rockets have evolved all throughout the history of the United States for military reasons. During

a state of war, when the enemy has superior fire power, the military responds by increasing the

number of weapons to gain a tactical advantage. As the world becomes increasingly more

technologically advanced, so does guns and their lethalness. Guns have led to the deaths of

children shooting their playmates, road rage shootings, and those caught in the cross fire;

repealing the second amendment would ensure none of these horrific events could occur.

There has been much controversy over the abolishment of the second amendment, each

voice expressing their opinion on the matter. One of which is a professor of law, James Lindgren

at Northwestern University who wrote an article, Forward: The past and Future of Guns, for the

Journal of Criminal Law & Criminology. Lindgren argues that, On historical issues, I agree

with the gun rights crowd that in the Second Amendment the Framers recognized an individual

right to own guns. On policy issues, however, I tend to believe that some forms of gun control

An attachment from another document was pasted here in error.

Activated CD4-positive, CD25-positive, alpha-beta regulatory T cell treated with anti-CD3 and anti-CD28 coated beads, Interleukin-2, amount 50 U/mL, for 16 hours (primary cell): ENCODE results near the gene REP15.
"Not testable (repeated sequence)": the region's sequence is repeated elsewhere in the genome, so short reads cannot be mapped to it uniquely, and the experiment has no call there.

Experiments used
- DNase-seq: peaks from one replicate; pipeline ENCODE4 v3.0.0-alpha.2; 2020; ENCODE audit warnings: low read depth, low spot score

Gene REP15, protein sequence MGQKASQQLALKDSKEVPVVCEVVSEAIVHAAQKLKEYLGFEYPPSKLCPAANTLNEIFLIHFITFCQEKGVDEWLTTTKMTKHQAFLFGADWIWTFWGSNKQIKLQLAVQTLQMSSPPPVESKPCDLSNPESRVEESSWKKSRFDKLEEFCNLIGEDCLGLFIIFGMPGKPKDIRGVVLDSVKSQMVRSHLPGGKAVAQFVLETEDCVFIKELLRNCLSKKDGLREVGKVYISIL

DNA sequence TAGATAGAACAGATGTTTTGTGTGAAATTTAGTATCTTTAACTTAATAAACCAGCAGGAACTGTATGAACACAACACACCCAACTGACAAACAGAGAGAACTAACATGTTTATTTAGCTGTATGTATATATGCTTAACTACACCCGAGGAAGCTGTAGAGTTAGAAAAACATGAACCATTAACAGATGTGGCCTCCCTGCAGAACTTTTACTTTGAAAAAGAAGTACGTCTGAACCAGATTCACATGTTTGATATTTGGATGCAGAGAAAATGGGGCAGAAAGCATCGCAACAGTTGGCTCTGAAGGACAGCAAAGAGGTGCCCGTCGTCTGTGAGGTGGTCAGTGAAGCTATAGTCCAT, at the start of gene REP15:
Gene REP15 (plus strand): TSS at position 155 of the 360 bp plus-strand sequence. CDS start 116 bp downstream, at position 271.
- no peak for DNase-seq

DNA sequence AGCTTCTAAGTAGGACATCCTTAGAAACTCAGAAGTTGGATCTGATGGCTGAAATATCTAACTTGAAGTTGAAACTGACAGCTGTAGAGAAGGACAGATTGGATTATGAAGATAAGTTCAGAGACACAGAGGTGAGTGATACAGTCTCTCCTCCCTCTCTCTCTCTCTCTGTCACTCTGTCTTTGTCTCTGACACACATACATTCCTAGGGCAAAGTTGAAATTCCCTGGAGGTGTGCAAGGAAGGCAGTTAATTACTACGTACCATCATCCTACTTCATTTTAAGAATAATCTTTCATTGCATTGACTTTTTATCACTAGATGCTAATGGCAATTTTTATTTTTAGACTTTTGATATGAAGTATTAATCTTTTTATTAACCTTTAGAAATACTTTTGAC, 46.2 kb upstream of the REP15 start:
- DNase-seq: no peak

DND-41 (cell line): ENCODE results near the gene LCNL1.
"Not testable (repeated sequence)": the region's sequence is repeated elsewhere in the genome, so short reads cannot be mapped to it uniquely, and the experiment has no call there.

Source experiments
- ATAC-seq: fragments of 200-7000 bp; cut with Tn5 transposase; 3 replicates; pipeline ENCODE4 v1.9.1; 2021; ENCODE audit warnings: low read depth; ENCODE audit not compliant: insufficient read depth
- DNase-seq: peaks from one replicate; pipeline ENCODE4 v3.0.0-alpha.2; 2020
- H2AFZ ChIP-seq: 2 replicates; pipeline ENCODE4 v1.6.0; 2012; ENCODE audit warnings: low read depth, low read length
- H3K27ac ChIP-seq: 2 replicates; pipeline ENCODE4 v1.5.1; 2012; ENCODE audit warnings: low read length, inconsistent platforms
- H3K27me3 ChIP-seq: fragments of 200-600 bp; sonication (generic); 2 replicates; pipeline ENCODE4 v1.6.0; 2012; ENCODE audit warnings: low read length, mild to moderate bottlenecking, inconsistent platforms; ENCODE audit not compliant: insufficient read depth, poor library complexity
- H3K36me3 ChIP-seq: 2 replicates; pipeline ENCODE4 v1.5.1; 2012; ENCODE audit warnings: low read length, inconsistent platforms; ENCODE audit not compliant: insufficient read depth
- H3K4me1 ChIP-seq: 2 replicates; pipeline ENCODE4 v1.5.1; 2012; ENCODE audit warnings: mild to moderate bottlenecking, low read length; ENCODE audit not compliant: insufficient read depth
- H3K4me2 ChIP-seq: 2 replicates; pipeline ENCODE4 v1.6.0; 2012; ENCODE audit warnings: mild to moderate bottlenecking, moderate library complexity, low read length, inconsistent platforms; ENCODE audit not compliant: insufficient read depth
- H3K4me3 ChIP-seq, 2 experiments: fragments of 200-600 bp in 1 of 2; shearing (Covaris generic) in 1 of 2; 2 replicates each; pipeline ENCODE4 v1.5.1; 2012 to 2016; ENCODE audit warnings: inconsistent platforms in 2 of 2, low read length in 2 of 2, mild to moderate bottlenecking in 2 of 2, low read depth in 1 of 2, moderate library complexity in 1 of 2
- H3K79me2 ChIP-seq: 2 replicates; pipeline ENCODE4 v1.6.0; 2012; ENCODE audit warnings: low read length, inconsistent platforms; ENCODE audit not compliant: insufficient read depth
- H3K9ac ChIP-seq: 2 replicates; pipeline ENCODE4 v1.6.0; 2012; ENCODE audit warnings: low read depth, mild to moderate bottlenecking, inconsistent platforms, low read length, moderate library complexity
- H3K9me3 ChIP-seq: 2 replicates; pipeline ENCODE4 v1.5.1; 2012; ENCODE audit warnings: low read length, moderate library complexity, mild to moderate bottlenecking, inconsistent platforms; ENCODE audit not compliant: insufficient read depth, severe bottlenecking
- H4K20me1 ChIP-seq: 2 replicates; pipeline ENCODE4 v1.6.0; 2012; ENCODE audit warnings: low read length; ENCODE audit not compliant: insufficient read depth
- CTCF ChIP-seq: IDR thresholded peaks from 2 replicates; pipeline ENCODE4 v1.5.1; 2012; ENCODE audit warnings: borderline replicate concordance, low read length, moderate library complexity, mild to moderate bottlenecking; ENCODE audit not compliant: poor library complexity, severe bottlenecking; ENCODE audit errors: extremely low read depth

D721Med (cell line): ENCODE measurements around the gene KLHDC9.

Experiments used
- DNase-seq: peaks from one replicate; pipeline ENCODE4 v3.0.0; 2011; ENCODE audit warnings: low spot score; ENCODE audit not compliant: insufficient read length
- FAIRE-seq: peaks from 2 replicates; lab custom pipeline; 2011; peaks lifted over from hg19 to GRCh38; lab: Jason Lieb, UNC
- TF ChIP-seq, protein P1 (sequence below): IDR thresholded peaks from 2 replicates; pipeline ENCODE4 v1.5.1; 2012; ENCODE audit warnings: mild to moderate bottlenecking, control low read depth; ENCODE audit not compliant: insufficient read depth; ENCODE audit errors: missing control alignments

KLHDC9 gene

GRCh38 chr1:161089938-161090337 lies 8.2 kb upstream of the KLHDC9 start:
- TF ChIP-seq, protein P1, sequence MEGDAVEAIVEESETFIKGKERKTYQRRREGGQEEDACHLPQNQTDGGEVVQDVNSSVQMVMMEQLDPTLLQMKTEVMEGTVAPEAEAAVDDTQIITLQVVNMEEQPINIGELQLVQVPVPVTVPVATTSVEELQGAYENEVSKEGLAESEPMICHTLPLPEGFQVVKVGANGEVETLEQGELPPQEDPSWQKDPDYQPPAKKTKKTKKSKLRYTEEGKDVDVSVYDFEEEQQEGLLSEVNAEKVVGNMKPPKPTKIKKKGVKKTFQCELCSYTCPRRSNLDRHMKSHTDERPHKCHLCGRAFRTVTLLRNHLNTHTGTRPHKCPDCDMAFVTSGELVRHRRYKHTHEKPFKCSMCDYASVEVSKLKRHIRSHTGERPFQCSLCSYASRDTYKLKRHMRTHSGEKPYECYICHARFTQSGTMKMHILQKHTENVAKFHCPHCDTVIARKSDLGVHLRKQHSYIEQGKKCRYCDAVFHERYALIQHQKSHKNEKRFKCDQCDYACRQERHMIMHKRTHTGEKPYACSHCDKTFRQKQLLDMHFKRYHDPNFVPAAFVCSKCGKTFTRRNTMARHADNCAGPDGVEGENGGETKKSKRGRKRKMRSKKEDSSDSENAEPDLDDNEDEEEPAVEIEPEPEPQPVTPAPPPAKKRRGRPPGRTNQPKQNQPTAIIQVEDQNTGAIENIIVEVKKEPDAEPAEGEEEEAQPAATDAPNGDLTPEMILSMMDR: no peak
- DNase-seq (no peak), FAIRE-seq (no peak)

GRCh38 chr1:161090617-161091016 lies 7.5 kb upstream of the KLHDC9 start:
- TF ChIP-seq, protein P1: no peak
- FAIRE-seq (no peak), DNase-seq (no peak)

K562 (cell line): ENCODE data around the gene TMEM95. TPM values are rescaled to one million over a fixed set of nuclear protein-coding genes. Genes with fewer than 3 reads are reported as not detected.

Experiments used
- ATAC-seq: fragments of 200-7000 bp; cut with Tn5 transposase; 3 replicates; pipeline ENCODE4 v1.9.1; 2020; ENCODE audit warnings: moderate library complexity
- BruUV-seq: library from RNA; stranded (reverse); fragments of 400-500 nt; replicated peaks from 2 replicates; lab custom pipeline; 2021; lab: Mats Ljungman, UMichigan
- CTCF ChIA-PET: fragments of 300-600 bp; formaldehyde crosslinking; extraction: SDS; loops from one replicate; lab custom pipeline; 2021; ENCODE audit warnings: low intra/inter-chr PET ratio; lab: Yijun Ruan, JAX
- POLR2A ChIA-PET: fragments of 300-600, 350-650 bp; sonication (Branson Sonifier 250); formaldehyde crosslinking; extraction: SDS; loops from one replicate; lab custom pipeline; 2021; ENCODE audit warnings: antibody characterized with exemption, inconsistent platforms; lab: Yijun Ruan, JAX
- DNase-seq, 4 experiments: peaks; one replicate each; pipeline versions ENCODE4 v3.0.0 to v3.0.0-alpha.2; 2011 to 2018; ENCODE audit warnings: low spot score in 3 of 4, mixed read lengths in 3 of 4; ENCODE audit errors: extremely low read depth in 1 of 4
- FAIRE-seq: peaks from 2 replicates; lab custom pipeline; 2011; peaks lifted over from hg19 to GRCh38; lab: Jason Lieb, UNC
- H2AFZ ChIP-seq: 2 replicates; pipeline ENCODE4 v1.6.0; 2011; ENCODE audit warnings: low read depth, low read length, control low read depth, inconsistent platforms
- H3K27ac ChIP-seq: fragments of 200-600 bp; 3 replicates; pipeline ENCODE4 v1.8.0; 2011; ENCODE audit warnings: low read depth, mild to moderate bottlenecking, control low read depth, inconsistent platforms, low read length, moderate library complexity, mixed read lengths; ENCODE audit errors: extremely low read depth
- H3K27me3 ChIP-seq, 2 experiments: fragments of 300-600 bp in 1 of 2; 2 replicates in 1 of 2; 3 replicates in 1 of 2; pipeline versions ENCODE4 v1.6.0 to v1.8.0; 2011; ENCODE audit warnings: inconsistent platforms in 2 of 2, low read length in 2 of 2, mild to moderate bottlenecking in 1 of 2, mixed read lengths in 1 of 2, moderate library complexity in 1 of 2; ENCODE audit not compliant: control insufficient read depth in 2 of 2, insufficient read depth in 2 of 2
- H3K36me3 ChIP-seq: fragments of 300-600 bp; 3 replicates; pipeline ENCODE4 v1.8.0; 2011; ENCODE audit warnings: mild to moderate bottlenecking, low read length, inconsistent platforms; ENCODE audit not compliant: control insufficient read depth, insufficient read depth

probably save more lives than they cost, but unfortunately the net effects are probably not that

large one way or the other. As a professor of law, keeping in mind the countless hours dedicated

to his profession, Lindgren does make a valid point that some forms of gun control could save

more lives (Lindgren, 2015). Lindgren supports his view by adding the 2004 National

Academies National Research Councils data, There is no credible evidence that right-to-
carry laws either decrease or increase violent crime; research has found associations between

gun availability and suicide with guns, but it does not show whether such associations reveal

genuine patterns of cause and effect. To acquire a better view of the situation, In 2012, there

were 500 murders in Chicago, more than New York City (419) or Los Angeles (299), In Illinois,

86% of homicides were with guns, the highest percentage in the nation; in the United States

overall, 69% homicides involved guns. (Lindgren, 2015). These deaths could have been

prevented if the ability to purchase guns did not exist.

In Lindgrens article, he tackled the issue with a dualistic view on how guns